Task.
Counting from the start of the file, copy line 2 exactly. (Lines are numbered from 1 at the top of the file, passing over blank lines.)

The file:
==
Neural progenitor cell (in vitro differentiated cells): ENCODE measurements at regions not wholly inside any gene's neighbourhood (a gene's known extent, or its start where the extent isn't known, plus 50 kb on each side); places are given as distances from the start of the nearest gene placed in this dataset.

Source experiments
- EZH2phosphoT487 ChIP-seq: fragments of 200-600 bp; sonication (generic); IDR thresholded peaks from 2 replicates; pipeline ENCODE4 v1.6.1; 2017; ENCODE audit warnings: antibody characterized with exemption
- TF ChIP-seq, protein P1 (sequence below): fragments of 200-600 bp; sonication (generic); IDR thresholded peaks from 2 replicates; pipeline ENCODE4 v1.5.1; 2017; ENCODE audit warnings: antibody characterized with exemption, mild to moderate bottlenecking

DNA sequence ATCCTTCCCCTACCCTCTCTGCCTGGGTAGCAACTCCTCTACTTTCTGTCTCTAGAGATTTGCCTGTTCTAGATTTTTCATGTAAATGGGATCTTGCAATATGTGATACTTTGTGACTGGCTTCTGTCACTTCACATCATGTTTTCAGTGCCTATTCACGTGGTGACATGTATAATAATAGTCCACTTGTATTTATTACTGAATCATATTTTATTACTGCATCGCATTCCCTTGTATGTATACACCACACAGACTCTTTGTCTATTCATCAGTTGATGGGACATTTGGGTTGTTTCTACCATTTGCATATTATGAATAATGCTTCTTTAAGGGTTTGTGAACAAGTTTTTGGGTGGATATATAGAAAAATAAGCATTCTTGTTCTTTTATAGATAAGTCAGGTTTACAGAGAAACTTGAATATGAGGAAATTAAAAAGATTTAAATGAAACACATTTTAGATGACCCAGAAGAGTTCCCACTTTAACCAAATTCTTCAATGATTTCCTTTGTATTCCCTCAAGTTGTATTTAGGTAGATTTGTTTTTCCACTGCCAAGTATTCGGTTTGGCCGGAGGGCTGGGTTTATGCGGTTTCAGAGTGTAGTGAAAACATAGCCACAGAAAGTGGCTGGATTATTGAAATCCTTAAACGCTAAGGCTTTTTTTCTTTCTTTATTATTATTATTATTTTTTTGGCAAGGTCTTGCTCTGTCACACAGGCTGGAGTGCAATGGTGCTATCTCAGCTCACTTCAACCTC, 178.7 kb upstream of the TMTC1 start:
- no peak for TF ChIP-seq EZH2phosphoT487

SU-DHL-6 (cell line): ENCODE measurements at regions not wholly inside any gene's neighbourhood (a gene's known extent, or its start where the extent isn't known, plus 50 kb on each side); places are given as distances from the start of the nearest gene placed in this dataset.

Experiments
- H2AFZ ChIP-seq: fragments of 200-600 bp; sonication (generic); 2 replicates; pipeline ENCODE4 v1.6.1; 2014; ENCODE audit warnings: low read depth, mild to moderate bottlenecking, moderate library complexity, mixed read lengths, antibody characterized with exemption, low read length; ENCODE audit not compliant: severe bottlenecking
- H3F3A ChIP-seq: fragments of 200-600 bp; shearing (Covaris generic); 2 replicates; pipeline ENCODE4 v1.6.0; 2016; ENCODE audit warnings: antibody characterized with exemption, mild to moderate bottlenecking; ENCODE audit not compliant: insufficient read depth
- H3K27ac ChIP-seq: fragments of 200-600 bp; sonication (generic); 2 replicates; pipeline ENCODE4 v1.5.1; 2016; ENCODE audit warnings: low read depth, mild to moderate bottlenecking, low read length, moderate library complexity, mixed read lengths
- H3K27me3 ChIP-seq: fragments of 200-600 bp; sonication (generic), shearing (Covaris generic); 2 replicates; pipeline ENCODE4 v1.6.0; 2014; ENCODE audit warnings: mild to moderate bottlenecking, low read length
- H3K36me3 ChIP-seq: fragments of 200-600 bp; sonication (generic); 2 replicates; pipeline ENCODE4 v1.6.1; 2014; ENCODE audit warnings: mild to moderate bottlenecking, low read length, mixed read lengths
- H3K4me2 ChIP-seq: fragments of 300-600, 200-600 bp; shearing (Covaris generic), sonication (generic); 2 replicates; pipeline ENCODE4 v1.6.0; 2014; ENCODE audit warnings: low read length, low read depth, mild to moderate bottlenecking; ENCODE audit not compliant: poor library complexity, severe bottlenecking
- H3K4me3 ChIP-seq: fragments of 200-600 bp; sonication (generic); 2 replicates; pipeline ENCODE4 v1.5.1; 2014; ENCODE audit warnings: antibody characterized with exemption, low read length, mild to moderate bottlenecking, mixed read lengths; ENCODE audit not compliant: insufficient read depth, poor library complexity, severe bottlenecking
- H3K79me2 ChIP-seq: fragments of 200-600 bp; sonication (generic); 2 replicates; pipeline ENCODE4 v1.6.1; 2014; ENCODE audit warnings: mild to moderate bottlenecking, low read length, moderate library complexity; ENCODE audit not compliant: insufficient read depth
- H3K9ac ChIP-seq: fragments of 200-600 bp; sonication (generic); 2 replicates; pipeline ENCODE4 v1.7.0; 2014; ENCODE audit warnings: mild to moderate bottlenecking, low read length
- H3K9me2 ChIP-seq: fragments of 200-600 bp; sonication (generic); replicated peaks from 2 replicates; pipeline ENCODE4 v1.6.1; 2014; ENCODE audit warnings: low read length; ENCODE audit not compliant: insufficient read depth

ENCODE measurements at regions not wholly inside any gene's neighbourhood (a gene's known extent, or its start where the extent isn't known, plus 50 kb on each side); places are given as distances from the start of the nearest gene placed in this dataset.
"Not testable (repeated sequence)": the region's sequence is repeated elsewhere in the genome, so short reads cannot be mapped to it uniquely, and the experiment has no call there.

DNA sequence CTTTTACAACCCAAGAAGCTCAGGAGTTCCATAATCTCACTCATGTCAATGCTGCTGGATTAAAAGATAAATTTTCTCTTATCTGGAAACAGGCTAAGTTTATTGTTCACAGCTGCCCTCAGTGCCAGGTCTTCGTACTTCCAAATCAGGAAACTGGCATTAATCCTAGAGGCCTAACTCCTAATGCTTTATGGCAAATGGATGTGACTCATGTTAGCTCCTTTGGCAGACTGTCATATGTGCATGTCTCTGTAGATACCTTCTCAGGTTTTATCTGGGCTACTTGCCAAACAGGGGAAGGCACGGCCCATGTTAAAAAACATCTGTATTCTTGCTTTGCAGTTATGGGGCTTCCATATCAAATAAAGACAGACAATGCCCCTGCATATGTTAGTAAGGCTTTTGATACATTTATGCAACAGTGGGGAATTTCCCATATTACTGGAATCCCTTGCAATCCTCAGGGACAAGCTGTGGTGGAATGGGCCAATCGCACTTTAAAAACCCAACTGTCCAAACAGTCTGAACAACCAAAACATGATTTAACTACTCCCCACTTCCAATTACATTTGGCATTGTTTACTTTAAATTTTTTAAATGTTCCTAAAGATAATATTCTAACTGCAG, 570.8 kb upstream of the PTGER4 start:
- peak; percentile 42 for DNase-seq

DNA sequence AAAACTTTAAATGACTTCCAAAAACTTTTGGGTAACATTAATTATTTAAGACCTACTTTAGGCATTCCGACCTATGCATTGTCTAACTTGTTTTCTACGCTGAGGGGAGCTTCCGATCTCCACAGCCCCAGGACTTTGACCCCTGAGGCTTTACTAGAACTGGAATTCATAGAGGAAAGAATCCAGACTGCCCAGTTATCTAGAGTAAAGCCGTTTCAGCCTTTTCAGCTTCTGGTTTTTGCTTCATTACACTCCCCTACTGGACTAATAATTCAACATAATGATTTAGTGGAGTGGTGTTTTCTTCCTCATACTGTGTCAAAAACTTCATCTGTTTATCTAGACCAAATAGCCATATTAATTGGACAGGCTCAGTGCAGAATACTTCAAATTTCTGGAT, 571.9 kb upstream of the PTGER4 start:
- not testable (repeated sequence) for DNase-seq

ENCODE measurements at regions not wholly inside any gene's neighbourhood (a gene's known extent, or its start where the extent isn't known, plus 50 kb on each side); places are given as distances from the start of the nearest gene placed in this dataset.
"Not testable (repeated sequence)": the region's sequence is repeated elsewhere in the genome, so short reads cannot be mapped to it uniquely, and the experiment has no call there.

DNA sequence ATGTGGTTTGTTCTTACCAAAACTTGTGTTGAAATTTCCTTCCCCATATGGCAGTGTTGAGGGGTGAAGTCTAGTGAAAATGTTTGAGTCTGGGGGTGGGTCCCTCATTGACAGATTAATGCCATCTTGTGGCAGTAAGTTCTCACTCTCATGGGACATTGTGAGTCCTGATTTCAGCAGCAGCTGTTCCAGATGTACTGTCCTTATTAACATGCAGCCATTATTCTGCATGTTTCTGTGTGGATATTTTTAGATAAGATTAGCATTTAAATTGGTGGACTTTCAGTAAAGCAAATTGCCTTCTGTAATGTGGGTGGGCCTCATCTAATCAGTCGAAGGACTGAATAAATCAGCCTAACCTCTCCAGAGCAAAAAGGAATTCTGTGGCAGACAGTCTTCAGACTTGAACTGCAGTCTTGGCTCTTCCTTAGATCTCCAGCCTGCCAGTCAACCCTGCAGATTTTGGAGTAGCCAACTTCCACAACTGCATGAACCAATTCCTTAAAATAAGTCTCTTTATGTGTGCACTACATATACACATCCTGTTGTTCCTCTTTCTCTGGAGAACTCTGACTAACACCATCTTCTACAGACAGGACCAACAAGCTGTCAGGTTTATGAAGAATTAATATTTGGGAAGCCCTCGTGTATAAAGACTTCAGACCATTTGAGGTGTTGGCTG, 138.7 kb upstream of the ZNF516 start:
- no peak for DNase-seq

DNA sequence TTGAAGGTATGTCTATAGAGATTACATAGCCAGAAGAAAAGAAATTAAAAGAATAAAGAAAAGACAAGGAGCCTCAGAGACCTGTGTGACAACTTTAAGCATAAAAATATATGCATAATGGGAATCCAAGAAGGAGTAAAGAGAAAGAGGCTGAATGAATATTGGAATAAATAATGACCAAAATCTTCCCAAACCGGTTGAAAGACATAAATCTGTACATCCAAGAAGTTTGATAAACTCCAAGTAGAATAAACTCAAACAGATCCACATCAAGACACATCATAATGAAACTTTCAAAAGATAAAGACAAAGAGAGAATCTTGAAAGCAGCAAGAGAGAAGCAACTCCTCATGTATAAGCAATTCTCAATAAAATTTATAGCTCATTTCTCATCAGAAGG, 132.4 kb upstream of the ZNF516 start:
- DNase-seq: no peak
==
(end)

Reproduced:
Source experiments